California Park Closes Following Vicious Mountain Lion Attack on 7-Year-Old Boy

by Caitlin Berard
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(Photo by Wolfgang Kaehler/LightRocket via Getty Images)

A 7-year-old boy is currently recovering from a mountain lion attack in a California park near his home. The child was visiting the park on Monday when the aggressive animal unexpectedly bit him from behind. According to Capt. Patrick Foy of the California Fish and Wildlife Department, the attack took place in Pico Canyon Park near Santa Clarita.

“The young boy — about a 7-year-old boy — was walking up some stairs and was attacked from behind by a mountain lion and bitten in the buttocks,” Capt. Foy told KABC.

Thankfully, the young boy’s injuries are non-life-threatening and he’s expected to make a full recovery. Following the incident, the boy’s wounds were swabbed for DNA. In doing so, Wildlife Department officials hope to match the bite to a mountain lion in the area.

“You can gain a DNA profile that gives you two things,” Foy said. “One, it can conclusively prove that a mountain lion is responsible for the attack. And two, it can give you a DNA profile of the actual offending animal.”

The Department of Parks and Recreation also confirmed that Pico Canyon Park will remain closed until the completion of the investigation. “According to Fish and Wildlife authorities, the investigation is being carried out as if this were a confirmed attack. However, the investigation is still ongoing,” said the Department of Parks and Recreation in a statement.

Mountain Lion Likely to Face Euthanasia Following Attack

Capt. Patrick Foy explained that they’re currently attempting to catch the animal using a trap filled with meat. “In the trap, we placed a mountain lion’s favorite food, which is a deer carcass,” Foy said.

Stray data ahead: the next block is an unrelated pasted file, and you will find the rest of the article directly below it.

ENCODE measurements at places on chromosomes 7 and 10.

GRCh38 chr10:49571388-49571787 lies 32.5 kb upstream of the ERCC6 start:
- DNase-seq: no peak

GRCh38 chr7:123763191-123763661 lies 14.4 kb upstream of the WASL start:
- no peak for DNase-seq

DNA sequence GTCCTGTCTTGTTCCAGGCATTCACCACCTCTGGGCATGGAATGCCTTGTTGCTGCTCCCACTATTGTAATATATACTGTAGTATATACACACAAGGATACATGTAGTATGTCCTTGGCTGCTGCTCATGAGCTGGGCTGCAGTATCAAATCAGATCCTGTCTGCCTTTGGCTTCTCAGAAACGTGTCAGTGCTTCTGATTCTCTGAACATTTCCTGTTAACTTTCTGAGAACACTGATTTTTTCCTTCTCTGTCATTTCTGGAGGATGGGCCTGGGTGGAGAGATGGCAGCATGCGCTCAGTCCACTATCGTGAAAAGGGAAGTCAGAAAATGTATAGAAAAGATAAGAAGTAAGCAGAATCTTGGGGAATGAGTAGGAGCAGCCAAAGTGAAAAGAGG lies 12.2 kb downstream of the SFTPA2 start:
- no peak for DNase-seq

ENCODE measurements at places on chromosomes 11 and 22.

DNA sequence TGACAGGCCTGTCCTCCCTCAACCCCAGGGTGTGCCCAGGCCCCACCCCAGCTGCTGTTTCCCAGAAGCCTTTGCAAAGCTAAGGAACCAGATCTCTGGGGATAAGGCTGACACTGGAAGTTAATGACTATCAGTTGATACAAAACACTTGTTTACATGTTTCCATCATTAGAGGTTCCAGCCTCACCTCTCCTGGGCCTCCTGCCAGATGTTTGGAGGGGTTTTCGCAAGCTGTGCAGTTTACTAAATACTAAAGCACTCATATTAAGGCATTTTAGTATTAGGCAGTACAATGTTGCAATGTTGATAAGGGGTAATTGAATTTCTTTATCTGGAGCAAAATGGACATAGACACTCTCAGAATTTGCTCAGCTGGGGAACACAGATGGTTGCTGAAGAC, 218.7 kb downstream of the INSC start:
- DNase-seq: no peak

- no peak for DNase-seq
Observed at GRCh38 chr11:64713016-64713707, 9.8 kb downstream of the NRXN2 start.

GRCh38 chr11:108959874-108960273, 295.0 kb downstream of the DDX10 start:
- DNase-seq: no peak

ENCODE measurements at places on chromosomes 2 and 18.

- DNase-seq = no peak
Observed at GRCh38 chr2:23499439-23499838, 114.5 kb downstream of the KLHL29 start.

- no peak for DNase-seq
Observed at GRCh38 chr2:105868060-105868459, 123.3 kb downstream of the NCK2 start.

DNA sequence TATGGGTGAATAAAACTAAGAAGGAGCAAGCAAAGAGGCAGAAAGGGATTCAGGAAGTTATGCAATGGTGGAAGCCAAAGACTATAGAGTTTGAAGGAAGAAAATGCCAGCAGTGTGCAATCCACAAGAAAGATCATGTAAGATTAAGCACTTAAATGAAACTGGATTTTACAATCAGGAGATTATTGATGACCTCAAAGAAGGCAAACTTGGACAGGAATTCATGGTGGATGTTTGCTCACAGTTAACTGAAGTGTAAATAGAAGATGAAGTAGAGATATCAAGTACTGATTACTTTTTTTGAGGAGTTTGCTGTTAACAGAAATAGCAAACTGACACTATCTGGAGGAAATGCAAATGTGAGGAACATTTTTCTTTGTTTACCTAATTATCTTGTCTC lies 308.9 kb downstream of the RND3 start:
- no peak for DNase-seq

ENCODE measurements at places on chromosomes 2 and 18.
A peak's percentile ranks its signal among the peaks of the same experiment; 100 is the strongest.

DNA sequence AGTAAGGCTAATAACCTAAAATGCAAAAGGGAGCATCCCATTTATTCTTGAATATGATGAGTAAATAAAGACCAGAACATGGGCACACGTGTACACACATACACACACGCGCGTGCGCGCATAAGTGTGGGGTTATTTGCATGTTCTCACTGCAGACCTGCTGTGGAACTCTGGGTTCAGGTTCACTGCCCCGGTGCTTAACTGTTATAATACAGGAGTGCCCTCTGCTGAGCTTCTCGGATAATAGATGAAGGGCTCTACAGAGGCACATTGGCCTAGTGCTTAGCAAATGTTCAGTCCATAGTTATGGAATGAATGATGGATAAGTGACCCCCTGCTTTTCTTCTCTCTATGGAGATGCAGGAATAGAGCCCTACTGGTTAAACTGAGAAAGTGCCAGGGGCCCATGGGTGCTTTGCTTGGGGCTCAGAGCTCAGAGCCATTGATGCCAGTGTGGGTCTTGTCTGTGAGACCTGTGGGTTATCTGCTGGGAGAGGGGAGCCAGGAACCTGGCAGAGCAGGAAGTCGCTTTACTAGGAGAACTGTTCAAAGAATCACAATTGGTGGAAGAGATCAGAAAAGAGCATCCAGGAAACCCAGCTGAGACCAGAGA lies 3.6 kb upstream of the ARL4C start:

As of today (September 28), the mountain lion remains at large. If and when the animal is caught, it will likely be put down by authorities. Though this is far from an ideal scenario for the Wildlife Department, whose primary goal is conservation, protecting park visitors is paramount.

“Everything we do and every part of our mission is to better help wildlife and people coexist,” Foy continued. “Having a situation like this where wild animals start attacking — especially small children — that is a super difficult part of our job.”

The decision is a far less difficult one in the minds of the park’s regular visitors, who remain horrified following the shocking attack. “You gotta understand when you are walking these trails the dangers that you are walking into. It still terrifies me,” said Santa Clarita resident Francisco Salas. “It could happen to me, it could happen to anybody out here.”

California Fish and Wildlife Department asks that any mountain lion sightings in the area be immediately reported. According to Capt. Foy, however, mountain lion attacks are exceedingly rare. Only about 20 confirmed attacks have occurred in California in the last century.

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